Mikelbank says more cities are offering these classes because of an increase in "casual landlords" who may not understand all the legal regulations involved in owning rental property.
Fees for these administrative services add up.
"The cost for registration, inspections and training can be a couple hundred dollars a year," Mikelbank says.
3. Cleaning, care and maintenance costsTo attract tenants, landlords may have to spend up to $1,000 on paint, carpet and landscaping, Mikelbank says. Otherwise, it might be difficult to find a reliable tenant.
So, homeowners who can't sell and decide instead to rent their home should plan to spruce up the place -- just as they would before a sale.
"The same upkeep problems that could be holding a house back on the 'for sale' market could also be holding it back from the rental market," Mikelbank says. "The difference is, houses can be sold 'as is,' but a renter may not be willing to rent 'as is.'"
When a tenant does move in, the landlord may be contractually obligated to fix new maintenance issues, such as a leaky toilet, Sevajian says.
Once the tenant moves out, the landlord will need to spend more money to clean up the home for the next resident, she added.
Landlords should be prepared to pay these expenses out of pocket, Sevajian says.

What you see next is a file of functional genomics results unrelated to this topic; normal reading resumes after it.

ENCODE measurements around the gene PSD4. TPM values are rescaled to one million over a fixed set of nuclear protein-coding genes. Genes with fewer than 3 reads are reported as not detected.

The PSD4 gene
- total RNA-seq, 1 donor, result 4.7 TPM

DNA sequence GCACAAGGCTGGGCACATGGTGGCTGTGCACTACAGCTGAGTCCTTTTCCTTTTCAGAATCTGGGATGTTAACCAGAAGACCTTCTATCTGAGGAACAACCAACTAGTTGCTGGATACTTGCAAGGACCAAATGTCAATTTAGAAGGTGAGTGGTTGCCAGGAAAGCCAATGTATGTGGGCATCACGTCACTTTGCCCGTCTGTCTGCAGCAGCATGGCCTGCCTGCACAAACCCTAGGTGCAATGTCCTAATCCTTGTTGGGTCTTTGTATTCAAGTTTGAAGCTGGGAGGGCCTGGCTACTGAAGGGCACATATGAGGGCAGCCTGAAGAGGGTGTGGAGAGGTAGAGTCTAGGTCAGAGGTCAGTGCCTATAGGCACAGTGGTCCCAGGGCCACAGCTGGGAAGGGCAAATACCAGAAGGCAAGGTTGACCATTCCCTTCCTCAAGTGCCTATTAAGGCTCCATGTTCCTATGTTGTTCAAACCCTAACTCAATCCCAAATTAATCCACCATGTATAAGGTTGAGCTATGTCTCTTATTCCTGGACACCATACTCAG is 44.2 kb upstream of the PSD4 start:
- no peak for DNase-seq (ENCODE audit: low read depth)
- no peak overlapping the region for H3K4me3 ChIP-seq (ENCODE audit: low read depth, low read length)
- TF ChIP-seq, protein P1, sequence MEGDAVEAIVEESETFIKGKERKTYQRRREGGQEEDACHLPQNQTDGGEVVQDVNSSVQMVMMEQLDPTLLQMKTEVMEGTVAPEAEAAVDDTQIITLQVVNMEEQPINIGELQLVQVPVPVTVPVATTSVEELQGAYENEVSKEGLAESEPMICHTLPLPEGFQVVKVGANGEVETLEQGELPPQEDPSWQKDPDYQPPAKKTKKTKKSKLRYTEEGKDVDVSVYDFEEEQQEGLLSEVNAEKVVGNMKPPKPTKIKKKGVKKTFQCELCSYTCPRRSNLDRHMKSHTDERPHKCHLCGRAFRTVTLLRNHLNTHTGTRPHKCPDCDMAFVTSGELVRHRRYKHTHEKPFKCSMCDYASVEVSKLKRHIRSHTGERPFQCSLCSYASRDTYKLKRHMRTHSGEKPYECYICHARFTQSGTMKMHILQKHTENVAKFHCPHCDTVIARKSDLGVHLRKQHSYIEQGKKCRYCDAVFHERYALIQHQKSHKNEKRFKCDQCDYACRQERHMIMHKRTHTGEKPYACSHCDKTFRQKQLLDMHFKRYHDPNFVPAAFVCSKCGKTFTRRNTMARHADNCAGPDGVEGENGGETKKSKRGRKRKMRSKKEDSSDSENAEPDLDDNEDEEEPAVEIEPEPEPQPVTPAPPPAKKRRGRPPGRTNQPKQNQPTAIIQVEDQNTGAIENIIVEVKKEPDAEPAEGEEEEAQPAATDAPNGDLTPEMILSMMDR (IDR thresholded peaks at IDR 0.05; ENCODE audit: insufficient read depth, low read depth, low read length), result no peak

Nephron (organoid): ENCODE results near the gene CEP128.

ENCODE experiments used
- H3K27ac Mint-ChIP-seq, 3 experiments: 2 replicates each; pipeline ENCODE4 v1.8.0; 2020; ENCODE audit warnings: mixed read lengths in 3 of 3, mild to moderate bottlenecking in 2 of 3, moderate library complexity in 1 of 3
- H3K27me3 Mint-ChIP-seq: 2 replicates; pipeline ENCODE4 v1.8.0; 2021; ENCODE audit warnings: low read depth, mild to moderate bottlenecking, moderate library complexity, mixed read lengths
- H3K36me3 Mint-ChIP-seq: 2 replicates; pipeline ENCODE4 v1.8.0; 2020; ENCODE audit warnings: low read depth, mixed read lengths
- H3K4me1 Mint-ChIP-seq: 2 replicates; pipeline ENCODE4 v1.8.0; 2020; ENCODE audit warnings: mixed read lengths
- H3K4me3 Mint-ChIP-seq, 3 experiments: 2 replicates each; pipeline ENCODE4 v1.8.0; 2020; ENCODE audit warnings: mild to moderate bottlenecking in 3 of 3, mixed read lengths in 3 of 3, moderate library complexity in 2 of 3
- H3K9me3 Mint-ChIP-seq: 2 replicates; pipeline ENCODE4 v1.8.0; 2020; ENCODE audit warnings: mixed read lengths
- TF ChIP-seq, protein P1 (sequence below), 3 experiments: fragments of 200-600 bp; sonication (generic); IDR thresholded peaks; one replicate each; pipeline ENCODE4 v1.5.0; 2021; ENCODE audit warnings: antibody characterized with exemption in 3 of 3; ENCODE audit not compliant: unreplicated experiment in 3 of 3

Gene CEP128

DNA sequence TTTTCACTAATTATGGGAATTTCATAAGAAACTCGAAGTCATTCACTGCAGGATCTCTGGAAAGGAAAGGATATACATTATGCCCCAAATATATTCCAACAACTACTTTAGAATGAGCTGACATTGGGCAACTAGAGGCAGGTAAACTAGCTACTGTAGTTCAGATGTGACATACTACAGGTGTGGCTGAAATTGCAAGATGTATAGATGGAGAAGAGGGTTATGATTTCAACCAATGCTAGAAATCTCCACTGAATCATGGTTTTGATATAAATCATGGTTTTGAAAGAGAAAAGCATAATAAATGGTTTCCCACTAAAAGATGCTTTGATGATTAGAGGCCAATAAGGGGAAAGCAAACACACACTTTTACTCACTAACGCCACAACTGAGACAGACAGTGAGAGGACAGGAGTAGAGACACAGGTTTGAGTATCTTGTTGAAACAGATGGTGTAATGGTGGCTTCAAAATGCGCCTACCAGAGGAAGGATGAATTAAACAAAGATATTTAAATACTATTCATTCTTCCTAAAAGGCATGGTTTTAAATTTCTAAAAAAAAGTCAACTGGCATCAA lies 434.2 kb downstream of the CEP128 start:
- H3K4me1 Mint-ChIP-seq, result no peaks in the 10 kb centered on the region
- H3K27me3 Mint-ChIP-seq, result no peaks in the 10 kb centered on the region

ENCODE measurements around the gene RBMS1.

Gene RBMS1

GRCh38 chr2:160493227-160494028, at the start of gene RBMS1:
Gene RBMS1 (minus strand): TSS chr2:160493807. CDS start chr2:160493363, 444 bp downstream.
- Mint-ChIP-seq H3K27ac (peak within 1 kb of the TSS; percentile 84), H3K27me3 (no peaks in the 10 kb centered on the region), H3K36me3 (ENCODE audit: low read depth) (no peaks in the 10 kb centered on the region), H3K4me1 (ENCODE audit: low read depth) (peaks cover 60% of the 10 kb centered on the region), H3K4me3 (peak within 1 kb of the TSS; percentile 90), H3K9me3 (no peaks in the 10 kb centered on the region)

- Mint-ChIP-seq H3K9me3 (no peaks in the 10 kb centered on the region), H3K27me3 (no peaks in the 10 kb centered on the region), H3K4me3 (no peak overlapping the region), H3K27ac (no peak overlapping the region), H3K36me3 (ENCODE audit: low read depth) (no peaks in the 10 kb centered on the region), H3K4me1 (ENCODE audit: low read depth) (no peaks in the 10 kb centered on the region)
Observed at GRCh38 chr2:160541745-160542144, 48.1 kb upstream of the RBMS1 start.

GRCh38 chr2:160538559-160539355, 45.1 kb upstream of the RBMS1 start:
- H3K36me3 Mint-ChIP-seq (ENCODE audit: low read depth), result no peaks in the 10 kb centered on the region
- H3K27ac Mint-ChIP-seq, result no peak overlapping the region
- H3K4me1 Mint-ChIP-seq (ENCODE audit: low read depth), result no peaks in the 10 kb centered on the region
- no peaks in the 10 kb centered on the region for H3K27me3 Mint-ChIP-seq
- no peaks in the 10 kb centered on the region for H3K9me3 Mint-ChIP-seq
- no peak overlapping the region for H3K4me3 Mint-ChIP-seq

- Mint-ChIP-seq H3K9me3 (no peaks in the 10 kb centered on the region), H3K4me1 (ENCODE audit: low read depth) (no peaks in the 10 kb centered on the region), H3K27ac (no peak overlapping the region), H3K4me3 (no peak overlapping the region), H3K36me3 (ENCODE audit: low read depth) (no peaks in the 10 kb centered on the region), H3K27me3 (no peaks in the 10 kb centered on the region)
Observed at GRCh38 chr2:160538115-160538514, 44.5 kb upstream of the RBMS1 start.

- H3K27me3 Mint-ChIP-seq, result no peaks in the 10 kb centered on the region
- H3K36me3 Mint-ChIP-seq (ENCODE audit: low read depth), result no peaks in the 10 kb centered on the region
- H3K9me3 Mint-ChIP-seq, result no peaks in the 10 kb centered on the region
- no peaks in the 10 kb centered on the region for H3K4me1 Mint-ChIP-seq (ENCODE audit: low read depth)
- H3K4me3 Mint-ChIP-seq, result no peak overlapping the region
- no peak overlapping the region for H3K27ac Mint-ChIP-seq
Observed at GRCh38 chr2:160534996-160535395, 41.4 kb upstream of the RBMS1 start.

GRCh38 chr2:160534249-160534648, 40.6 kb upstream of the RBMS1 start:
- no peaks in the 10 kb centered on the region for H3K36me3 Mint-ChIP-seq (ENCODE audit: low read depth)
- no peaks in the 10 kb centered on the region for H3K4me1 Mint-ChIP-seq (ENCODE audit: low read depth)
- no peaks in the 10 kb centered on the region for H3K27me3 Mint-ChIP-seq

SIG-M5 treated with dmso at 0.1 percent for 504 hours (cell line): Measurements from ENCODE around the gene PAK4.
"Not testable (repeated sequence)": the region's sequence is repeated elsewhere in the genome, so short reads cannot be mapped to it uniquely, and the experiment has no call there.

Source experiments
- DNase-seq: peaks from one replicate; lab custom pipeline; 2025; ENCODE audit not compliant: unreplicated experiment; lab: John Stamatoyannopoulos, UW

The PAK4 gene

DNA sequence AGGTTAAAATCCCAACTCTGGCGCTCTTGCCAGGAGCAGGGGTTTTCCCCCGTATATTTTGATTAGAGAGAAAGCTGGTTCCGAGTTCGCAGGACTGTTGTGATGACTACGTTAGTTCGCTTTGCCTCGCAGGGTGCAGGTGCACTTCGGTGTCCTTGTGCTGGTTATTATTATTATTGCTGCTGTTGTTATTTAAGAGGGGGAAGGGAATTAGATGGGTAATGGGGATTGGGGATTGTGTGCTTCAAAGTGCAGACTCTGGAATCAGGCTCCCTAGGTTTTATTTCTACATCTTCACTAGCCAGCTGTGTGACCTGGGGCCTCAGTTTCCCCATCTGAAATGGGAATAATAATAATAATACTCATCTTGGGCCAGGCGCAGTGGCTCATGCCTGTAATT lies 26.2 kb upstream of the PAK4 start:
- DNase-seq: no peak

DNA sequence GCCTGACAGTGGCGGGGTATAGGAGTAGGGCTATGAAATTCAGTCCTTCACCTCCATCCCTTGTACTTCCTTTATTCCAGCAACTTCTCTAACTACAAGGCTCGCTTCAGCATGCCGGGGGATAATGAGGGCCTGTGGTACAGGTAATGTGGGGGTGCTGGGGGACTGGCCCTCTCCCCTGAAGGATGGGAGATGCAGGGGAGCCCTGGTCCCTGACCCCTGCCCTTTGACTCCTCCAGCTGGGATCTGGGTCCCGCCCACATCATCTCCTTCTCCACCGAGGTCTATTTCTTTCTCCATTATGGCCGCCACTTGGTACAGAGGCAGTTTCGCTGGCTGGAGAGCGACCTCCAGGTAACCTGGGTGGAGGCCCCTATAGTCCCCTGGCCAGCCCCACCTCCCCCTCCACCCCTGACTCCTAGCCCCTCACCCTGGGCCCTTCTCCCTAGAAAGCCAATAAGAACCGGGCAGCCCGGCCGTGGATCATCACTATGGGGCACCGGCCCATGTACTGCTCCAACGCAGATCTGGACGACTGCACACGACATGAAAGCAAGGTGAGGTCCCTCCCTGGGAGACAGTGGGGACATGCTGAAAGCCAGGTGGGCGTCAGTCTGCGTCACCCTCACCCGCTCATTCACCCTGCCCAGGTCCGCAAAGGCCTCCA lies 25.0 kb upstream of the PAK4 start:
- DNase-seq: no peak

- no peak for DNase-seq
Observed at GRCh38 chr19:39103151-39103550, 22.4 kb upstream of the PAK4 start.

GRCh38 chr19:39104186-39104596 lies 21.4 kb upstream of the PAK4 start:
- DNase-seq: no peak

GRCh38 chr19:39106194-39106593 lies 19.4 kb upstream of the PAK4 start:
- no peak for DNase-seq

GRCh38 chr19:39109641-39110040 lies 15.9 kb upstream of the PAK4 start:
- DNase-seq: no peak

"Owners can require a security deposit to help cover certain cleanup costs, but it won't pay for everything if the tenant stops paying rent early or badly trashes the house," she says.
4. Increased taxesMany states and municipalities have tax rules that favor owners who live in their homes, such as the homestead exemption, Mikelbank says.
These tax breaks don't apply to investment property. So, new landlords should be aware that they may have a higher tax burden on their investment property.
This issue is especially pertinent to homeowners who turn a primary home into a rental. An owner will probably have to give up the homestead exemption if he or she moves out of a property while continuing to own it. This would mean higher property taxes.
Once the real estate market rebounds, an owner may decide to put his or her home up for sale, Mikelbank says. But if that person hasn't lived in the dwelling for at least two of the previous five years, the owner likely will lose his or her capital gains tax exemption, which allows individual filers to keep $250,000 of profit from the sale tax-free.
Of course, other expenses related to rental properties actually generate tax breaks for the landlord. Mikelbank urges novice property investors to talk to an experienced tax professional to understand how becoming a landlord could affect the individual's tax situation.
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